But don't believe me, believe Bruce Schneier. "It is privacy preserving... and well thought out."



As anonymous coward writes, the risk isn't that the Apple/Google scheme is abused, it is that it is ignored by those wishing to use Covid 19 as an excuse for wider surveillance.

Ex-Capita accountant who claimed £10k bung to leave was blackmail has appeal thrown out


It probably did, and it wasn't accidental.

Just ask Facebook for the transcript/video that they didn't record, and don't have a copy of.

Sure, we made your Wi-Fi routers phone home with telemetry, says Ubiquiti. What of it?


Re: GDPR compliant?

Informed consent only applies before their personal data is collected, so that doesn't rule out GDPR compliance.

Doesn't matter though, GDPR compliance is a red herring. The problem is that "trust me" isn't a valid approach to any network security issue.

The main problem is that Ubiquiti management doesn't see (or is being paid/told not to see) how wrong this is.

Bad news, developers: Apple Mac App Store tells cross-platform Electron apps to get lost


Bad News, Developers

Great News, Users...

Actually, this is really great news, because now Slack have a great motivation to push ahead with their Catalyst build. That means it will have a differently weird UI, but at least it won't slug the machine.

And some m$ stuff won't work, years ago I would have said yippee, but nowadays it is more of a meh.

You'e yping i wong: macOS Catalina stops Twitter desktop app from accepting B, L, M, R, and T in passwords


Who to believe, twitter dev or every other MacOS App.

The real story here is the press parroting a twitter dev blaming his problems on Apple, when no-one else has the problem.


1. twitter, multi-billion dollar company has for a long time claimed they couldn't afford to make a Mac App, so they probably don't have much of a Mac dev department.

2. No-one else reporting these problems.

3. UIKeyCommand documentation explicitly says it is for key combos, not single letters. (Quoted at the end of the comment), so this is explicitly not a bug.

4. Oh, UIKeyCommand, so this is a Catalyst App, which is new in Catalina, so when they say regression, they mean Apple did a bug fix from an early Beta. Bet they didn't enable those single key shortcuts in the iOS App.

Supporting quote from UIKeyCommand documentation :-

"Hardware keyboards allow a user to hold down the Control, Option, Command, or other modifier key and press another key in combination to initiate commands such as Cut, Copy, or Paste. You can use instances of this class to define custom command sequences that your app recognizes and then provide an appropriate response."

A decade on, Apple and Google's 30% app store cut looks pretty cheesy


Apples and Oranges

Always interesting to see the app stores compared as if they do the same thing.

One does meaningful human audits of every app uploaded ( sometimes to the chagrin of us developers), spending a ton of money on checking there aren't a sea of trojans and other malware infecting the platform. The other does pretty much nothing for the same markup.

I'm sure that both Apple and Google make a ton of money from their app stores, but only one has a plausible security justification for it's monopoly.

Also a bit disgusting to see the proposal that successful businesses should get a discount. The cost of entry and failure rate among mobile apps punish the small players, so further rewarding the most successful players might seem a natural consequence of a competitive app store market place, but the effect on the general app development market place would be extremely pro-monopolistic.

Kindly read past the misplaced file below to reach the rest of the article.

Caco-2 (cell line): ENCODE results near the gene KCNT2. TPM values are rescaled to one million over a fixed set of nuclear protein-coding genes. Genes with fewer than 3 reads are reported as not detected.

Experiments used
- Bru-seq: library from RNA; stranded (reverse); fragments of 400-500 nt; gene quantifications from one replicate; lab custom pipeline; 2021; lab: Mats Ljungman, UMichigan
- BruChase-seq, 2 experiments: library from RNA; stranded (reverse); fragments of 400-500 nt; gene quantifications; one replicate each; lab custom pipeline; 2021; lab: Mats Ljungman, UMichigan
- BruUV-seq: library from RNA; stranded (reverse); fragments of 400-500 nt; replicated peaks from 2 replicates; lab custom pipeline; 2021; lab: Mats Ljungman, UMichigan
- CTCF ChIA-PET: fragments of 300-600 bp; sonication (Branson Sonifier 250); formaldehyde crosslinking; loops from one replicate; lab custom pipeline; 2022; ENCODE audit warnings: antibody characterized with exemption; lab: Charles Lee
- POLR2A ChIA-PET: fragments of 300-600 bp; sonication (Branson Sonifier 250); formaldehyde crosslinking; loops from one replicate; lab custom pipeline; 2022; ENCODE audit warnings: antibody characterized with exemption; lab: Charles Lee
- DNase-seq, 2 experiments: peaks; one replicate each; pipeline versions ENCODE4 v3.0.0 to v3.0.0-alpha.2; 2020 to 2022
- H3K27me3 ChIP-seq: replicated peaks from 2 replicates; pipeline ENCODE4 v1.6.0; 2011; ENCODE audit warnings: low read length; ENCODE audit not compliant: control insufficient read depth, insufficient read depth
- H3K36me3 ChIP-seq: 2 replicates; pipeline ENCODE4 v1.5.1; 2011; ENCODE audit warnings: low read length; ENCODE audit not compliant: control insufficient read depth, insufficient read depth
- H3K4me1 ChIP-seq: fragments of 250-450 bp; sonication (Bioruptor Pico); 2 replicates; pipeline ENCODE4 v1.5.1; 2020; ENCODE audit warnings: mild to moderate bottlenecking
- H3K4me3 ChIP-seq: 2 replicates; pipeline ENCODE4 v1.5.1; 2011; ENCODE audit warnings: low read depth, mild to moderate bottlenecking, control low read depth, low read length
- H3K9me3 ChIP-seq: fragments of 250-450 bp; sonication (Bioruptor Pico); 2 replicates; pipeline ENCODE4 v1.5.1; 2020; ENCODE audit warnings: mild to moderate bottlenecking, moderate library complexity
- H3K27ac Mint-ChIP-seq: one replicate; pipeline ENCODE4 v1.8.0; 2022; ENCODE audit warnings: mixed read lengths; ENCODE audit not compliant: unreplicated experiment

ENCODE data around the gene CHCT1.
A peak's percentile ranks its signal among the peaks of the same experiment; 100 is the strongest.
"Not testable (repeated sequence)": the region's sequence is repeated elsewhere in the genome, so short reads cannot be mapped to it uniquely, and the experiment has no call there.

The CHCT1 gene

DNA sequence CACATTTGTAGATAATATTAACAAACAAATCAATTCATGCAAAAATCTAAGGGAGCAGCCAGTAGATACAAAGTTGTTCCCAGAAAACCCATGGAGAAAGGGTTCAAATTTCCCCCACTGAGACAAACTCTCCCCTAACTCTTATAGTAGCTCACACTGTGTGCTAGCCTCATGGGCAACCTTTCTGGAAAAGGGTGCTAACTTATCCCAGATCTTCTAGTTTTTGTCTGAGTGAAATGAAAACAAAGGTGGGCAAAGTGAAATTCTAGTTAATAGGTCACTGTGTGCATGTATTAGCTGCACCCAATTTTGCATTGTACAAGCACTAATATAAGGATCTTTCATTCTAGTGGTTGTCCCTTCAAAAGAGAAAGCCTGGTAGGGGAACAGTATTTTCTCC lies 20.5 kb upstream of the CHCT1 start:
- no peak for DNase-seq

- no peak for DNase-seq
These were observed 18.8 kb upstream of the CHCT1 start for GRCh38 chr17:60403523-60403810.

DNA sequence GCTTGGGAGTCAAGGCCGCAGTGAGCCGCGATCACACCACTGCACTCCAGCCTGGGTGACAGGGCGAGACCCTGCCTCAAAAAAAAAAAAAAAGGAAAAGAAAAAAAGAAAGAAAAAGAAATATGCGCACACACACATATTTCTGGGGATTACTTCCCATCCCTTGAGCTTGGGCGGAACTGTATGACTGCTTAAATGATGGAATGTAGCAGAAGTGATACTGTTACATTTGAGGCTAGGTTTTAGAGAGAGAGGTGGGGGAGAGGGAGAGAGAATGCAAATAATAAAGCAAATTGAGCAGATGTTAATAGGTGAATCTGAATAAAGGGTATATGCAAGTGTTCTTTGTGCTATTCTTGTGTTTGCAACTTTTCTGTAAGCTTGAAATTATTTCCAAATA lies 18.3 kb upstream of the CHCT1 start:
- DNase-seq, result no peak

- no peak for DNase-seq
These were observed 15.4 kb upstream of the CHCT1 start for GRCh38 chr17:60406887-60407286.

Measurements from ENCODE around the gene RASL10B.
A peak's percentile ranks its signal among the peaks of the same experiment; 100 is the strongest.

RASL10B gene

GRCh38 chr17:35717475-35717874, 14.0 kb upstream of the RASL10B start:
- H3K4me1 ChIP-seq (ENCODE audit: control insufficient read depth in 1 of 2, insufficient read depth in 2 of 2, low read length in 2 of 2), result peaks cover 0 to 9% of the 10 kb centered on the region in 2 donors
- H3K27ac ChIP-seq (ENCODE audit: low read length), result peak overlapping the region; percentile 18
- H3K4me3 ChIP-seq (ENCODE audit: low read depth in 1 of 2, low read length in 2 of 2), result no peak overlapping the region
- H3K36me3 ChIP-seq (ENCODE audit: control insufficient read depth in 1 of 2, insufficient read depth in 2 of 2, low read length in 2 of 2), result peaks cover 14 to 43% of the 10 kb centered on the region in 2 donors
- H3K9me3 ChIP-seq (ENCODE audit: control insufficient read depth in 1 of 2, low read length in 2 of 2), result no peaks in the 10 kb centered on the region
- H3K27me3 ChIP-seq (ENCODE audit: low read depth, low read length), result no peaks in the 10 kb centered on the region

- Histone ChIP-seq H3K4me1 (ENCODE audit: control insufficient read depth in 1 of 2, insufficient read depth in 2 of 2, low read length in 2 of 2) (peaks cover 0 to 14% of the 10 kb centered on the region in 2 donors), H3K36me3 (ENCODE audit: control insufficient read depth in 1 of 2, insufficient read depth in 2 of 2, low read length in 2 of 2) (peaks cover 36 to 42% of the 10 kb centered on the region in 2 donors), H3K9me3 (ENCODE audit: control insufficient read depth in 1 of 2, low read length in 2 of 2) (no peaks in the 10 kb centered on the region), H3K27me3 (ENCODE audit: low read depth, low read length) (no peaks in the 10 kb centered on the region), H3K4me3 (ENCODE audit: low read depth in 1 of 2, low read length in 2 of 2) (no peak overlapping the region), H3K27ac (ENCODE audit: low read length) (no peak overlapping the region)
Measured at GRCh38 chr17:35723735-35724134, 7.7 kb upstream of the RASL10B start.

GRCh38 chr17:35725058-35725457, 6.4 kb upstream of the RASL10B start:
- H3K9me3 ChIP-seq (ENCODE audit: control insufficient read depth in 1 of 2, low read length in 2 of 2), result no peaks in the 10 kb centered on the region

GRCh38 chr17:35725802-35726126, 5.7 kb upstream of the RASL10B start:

Full Disclosure: I am not an Economist :)

USA! USA! We're No.1! And we want to keep it that way – in spaaaace


Shouldn't that be

The Piew piew research centre?

LLVM contributor hits breakpoint, quits citing inclusivity intolerance


What if Linux...,

After reading Alain's post, I clicked on his list and yes, it is a nice friendly code of conduct, but that did raise a one big question.

What would have happened if Linux had this code of practise?

I'm sorry Linus, you can't come to the conference, because you are rude to people.

Open source technical projects, and especially stupidly complex projects are probably not the best place to fight gender equality battles. Judge people on the basis of the diffs they submit. Anyone suitably competent will have a solid reputation before anyone actually knows their racial background, gender preferences etc. This is true equality.

Bitcoin outfit 'Tether' reveals US$31m BitBuck BitHeist


Tether is not Bitcoin

There is a lot of confusion here. Tether is not Bitcoin. Lots of journalists are putting 'Bitcoin' into their headlines to get ratings, but they are not the same, or even strongly linked.

Tether is a crypto-currency, using similar technology to Bitcoin, but they are not the same, and this is obvious since one tether is worth 1/8000 the value of a bitcoin at the time of writing.

There are Bitcoin ATMs around the world, but last time I checked, most exchanges need a validated account before they will even let you trade Tether. Not very anonymous at all.

Atlassian kills God, rebrands as a mountain, a structurally unsound 'A' or a high five


Re: Right

My favourite Atlassian stupidities :-

I press ctrl-f for forward character, Atlassian pretend I'm on a PC and do find instead.

I press ctrl-e for end of line, Atlassian does bold instead, but only in some places, other places it does the right thing (D'Oh).

No, Apple. A 4G Watch is a really bad idea


Most used function

"Set a three minute timer"

Saving me from stewed tea: priceless.

After that, swimming stroke counts and times.

Both of these work just fine with my cheapskate 38mm.

His Muskiness wheels out the Tesla Model 3


Surely All Electric Cars Need Plugs